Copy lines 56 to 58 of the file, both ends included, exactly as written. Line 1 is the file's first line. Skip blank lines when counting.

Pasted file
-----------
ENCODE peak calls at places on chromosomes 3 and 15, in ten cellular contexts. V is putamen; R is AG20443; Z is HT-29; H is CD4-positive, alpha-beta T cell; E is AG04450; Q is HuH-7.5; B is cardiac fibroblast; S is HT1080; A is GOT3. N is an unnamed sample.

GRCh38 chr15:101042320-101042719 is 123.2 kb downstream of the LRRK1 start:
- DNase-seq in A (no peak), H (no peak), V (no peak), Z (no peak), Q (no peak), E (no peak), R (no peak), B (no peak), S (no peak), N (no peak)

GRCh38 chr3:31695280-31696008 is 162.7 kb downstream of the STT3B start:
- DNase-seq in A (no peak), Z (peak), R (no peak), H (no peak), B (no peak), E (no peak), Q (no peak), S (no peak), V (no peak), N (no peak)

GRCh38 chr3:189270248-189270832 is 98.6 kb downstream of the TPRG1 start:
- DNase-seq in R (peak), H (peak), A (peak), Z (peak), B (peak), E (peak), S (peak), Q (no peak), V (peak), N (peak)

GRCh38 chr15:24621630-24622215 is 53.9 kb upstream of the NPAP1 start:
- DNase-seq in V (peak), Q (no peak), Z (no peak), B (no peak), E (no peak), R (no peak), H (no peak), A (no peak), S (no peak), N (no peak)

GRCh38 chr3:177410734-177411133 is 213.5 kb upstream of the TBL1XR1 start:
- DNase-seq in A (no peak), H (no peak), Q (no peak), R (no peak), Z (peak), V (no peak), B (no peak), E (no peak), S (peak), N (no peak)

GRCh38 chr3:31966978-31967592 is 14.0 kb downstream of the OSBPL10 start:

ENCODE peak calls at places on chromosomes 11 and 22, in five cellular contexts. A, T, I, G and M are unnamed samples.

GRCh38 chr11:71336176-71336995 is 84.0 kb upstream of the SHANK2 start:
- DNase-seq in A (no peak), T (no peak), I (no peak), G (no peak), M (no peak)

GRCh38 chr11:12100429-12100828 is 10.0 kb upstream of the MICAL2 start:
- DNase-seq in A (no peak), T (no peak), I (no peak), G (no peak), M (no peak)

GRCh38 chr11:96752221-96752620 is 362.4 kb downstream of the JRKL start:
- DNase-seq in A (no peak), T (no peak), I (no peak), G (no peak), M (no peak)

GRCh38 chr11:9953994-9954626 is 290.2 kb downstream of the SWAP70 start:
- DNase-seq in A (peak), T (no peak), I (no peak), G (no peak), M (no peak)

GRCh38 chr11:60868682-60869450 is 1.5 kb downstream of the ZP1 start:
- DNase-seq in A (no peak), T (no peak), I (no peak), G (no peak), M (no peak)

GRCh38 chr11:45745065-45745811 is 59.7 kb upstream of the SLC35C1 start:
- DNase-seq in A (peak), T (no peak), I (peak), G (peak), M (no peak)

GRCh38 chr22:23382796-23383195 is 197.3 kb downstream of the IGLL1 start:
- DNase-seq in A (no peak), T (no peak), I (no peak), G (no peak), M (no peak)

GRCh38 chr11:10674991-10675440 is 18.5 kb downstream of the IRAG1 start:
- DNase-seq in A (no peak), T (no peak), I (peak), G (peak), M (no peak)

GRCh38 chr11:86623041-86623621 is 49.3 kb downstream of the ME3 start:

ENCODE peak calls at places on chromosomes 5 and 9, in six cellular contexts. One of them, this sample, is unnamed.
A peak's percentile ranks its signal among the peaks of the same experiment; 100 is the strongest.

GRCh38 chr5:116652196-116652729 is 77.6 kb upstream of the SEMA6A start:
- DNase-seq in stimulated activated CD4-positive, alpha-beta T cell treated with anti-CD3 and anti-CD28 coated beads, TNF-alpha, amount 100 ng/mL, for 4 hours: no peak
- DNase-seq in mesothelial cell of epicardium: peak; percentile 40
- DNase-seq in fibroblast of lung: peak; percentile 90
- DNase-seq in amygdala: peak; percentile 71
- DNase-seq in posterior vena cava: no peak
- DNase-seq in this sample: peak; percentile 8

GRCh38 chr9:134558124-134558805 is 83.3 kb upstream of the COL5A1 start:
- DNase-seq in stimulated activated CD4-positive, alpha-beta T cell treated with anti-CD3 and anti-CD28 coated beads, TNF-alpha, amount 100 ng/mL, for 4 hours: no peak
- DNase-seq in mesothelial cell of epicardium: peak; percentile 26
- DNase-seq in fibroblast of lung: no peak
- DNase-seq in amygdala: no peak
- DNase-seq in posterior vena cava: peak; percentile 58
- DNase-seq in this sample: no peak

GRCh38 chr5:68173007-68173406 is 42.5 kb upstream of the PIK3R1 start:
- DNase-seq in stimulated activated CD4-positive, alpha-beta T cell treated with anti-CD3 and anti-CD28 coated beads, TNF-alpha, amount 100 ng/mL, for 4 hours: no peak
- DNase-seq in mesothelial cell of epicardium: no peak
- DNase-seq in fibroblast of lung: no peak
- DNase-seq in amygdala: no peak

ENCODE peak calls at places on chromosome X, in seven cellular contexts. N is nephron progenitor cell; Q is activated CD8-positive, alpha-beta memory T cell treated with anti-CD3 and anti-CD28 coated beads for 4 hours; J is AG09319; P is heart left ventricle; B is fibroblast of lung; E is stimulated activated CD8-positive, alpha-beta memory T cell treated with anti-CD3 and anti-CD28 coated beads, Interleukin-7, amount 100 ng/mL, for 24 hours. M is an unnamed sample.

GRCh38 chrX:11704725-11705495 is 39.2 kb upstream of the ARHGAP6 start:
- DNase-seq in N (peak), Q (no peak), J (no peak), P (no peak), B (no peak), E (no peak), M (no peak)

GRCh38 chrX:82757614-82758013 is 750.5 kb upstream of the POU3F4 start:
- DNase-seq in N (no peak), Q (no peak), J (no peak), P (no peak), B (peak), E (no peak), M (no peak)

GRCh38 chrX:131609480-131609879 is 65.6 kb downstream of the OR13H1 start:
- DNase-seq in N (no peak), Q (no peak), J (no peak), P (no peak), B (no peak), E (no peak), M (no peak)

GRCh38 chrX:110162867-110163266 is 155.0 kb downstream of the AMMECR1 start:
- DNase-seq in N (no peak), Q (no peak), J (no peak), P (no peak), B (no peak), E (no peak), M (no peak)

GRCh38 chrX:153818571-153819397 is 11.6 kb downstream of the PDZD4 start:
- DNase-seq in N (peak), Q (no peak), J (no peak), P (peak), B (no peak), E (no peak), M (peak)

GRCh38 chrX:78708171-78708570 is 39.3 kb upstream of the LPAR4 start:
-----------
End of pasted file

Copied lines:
- DNase-seq in N (no peak), Q (no peak), J (no peak), P (no peak), B (peak), E (no peak), M (no peak)

GRCh38 chrX:131609480-131609879 is 65.6 kb downstream of the OR13H1 start:
- DNase-seq in N (no peak), Q (no peak), J (no peak), P (no peak), B (no peak), E (no peak), M (no peak)